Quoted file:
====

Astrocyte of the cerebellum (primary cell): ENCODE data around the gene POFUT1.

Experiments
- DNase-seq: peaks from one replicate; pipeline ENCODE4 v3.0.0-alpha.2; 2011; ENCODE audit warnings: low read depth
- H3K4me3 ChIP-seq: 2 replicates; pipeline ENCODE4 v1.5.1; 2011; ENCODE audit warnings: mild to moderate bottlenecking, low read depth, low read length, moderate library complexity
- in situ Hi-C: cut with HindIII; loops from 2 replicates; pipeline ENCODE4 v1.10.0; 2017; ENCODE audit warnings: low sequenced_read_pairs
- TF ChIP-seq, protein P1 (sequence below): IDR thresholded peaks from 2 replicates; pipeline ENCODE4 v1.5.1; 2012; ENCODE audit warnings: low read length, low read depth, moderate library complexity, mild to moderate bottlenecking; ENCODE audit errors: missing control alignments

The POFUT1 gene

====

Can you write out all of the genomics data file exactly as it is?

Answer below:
Astrocyte of the cerebellum (primary cell): ENCODE data around the gene POFUT1.

Experiments
- DNase-seq: peaks from one replicate; pipeline ENCODE4 v3.0.0-alpha.2; 2011; ENCODE audit warnings: low read depth
- H3K4me3 ChIP-seq: 2 replicates; pipeline ENCODE4 v1.5.1; 2011; ENCODE audit warnings: mild to moderate bottlenecking, low read depth, low read length, moderate library complexity
- in situ Hi-C: cut with HindIII; loops from 2 replicates; pipeline ENCODE4 v1.10.0; 2017; ENCODE audit warnings: low sequenced_read_pairs
- TF ChIP-seq, protein P1 (sequence below): IDR thresholded peaks from 2 replicates; pipeline ENCODE4 v1.5.1; 2012; ENCODE audit warnings: low read length, low read depth, moderate library complexity, mild to moderate bottlenecking; ENCODE audit errors: missing control alignments

The POFUT1 gene